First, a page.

Plumbing System

The main water shutoff was pointed out to you during check-in. You should know the location of the main shutoff and individual shutoffs in all the bathrooms and the kitchen. In the event of a plumbing emergency, you must close the main water shutoff for the house at once. Flowing water can cause severe damage to your home and its contents. The main water shutoff for your house is normally located on the garage wall towards the front of the garage or on the side exterior wall.

A shutoff valve for the property is also located at the water meter. Please make certain that everyone in your household knows the locations of the main shutoff valves.

Other water shutoffs are located under the sinks in the bathrooms and the kitchen. Each toilet has a shutoff valve behind the toilet bowl. Another water shutoff is located on the top of the water heater. It controls the flow of water to the water heater and should be closed in the event of a leak in the water heater. You and others in your home should know where these water shutoffs are and how they work. Each plumbing fixture in your home has a drain pipe specially designed to provide a water vapor barrier between your home and the sewer. The drain pipe or trap is the U-shaped area of pipe directly under the sink. The trap holds water which prevents the airborne bacteria and odor of sewer gas from entering your home. If any of your faucets are used infrequently, we suggest that they be turned on occasionally to replace the water in the trap lost to evaporation. Because of their shape, the traps are the most likely area to become clogged.

Fiberglass or Acrylic Bathtub and Shower Stalls
Fiberglass or acrylic are lightweight materials which add beauty and style to bathroom tubs and showers. You can preserve the original high gloss finish by regular cleaning with a liquid soap or detergent. Do not use abrasive cleansers. Always rinse the walls and the door of the shower after each use. Occasional applications of automotive-type wax or Rain-x will add luster and beauty to these surfaces. Most stains can be removed with bleach.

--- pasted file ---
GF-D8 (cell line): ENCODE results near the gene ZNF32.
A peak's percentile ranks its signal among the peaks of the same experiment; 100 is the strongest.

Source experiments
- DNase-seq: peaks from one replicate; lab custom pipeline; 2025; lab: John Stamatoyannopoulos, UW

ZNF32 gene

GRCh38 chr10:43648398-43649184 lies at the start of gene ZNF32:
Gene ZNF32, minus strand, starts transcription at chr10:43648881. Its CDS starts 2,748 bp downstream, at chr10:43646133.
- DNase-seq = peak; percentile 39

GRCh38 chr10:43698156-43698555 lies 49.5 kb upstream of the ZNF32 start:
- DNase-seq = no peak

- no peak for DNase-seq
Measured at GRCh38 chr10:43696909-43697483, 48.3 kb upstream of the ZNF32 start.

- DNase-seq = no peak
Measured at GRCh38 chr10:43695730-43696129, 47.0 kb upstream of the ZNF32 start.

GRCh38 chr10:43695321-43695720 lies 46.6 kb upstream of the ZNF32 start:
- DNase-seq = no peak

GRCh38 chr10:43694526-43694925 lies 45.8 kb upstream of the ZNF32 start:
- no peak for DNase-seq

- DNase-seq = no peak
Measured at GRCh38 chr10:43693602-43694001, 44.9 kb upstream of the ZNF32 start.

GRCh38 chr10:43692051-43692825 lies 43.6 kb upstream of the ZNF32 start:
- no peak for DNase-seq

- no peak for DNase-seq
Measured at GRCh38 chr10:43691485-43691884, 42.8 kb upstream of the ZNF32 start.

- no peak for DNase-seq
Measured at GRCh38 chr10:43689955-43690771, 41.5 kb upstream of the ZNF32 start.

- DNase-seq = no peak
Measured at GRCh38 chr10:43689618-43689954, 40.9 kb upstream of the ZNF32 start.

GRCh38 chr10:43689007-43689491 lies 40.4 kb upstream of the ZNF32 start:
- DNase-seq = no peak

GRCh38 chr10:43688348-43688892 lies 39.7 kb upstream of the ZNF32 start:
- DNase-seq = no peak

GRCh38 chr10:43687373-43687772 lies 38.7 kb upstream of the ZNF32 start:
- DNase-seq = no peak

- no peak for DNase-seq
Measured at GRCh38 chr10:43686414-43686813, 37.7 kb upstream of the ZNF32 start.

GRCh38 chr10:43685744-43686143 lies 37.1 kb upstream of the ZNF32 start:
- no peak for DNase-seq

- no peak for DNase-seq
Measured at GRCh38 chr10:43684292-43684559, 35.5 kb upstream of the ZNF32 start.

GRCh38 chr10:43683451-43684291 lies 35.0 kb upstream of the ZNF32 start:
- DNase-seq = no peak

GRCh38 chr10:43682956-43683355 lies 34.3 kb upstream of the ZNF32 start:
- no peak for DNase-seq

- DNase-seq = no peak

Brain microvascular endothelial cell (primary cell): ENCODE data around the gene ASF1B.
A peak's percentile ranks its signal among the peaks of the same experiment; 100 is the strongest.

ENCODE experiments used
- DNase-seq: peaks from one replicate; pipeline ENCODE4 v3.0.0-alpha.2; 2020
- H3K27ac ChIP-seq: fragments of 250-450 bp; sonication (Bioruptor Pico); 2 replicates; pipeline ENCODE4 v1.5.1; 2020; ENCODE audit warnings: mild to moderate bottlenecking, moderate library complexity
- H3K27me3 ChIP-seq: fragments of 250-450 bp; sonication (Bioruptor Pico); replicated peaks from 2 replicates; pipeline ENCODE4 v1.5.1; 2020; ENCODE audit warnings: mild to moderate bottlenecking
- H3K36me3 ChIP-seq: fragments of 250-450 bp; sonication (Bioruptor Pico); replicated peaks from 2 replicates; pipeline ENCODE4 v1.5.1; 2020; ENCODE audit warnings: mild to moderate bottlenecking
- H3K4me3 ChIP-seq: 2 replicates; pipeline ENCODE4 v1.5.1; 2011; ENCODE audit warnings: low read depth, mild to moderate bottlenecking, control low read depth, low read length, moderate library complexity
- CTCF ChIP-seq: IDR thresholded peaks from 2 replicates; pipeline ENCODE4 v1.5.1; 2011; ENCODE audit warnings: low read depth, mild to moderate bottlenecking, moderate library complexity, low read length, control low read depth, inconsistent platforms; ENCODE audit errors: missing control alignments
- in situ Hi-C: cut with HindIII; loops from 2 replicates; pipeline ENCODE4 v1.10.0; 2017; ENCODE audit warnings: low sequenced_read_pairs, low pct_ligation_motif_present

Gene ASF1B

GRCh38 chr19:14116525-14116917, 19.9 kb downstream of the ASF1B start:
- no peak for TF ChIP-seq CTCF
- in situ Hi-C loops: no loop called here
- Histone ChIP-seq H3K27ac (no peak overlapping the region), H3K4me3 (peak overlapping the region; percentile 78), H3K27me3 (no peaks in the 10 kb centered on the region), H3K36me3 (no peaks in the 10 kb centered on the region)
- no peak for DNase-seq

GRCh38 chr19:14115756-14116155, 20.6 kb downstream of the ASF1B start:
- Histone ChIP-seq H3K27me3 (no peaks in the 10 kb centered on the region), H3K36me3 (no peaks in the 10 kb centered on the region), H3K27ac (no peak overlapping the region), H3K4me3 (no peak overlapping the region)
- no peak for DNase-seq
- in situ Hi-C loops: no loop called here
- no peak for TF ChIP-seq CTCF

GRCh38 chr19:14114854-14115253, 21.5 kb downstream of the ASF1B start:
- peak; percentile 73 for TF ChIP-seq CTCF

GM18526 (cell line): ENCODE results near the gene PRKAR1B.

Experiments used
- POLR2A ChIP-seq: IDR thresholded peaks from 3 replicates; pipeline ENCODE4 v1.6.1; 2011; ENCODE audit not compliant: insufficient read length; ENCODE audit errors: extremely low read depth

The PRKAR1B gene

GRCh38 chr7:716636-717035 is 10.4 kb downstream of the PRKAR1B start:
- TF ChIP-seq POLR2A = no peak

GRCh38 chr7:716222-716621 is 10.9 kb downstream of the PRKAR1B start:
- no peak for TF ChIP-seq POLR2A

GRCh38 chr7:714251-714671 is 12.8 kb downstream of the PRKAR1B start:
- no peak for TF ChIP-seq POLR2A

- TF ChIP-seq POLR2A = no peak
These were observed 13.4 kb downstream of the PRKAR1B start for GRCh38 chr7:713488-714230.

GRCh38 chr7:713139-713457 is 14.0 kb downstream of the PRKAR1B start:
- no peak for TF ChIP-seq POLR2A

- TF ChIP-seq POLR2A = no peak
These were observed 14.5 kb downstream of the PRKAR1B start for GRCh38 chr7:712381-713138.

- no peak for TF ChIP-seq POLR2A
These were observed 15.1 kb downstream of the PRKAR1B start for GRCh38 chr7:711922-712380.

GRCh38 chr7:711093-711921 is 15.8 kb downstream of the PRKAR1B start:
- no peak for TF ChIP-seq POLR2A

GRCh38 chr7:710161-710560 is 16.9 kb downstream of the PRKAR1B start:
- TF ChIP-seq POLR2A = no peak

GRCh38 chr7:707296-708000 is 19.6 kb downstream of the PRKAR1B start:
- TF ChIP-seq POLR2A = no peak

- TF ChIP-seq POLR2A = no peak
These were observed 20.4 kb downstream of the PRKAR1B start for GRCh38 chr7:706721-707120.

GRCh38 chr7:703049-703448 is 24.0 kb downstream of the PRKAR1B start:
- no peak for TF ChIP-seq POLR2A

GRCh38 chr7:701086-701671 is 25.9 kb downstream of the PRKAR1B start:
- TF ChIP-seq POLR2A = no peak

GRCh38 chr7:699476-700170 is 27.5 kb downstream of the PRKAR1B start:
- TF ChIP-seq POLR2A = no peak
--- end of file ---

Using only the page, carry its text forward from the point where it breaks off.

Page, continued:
Fixtures
Most of the plumbing fixtures in your new home are plated with polished brass, bright chromium or a combination of the two materials which are resistant to water corrosion. The brass and chromium plating materials are, however, relatively soft and can be damaged with abrasive cleansers, scouring pads and tools. Clean the fixtures with warm soapy water and a soft sponge or cloth. Rinse with clear water and wipe dry to prevent spotting and soap buildup.

If water is permitted to accumulate and stand at the base of the fixtures, corrosion and tarnishing can result. Always wipe the area dry.

Hard water can spot and damage bright chromed plumbing fixtures. While this is not entirely preventable, you can minimize the staining and discoloration by drying the fixtures after each use.

Avoid excessive force when you turn your faucets on and off. The seals in the faucets can be damaged in a short time.

Faucets are equipped with aerators which mix air with the stream of water to prevent splashing. They need to be cleaned occasionally to remove a buildup of mineral deposits. When you notice that he stream of water has lessened, unscrew the aerator from the mouth of the faucet. Remove the debris and rinse the washers and screens. Replace the parts in their original order and screw the aerator onto the faucet. Perform this maintenance as needed, usually every few months.

Toilets
Toilets are made of vitreous china, a glasslike material that is almost impervious to staining. Clean your toilets with a toilet bowl cleaner and a brush or cloth. Vitreous china is brittle and will easily break or shatter if hit with a hard object.

Water conservation regulations have mandated the use of low flow or water-saving toilets in new homes. These toilets use less water so they are important elements in the area’s water conservation program. However, at times you may notice an incomplete flush. When this happens, allow the tank to refill, then repeat the flush.

Always keep a plumber’s plunger on hand to use in the event of a stoppage of a toilet. If a stoppage occurs, close the shutoff valve on the backside of the toilet. Usually, a few vigorous pumps with the plunger will free the obstruction.

Do not use drain cleaners for toilets. The harsh chemicals in drain cleaners can damage the toilet seals and cause a leak.

If the toilet refills every few minutes, turn the water to the toilet off and flush the toilet. After the water has drained from the tank, lift the rubber drain stopper in the bottom of the tank and wipe the bottom with a cloth or paper towel. Also wipe the top of the drain pipe to remove any contaminants preventing the stopper from sealing.

If the toilet continues to refill, contact our office for further assistance.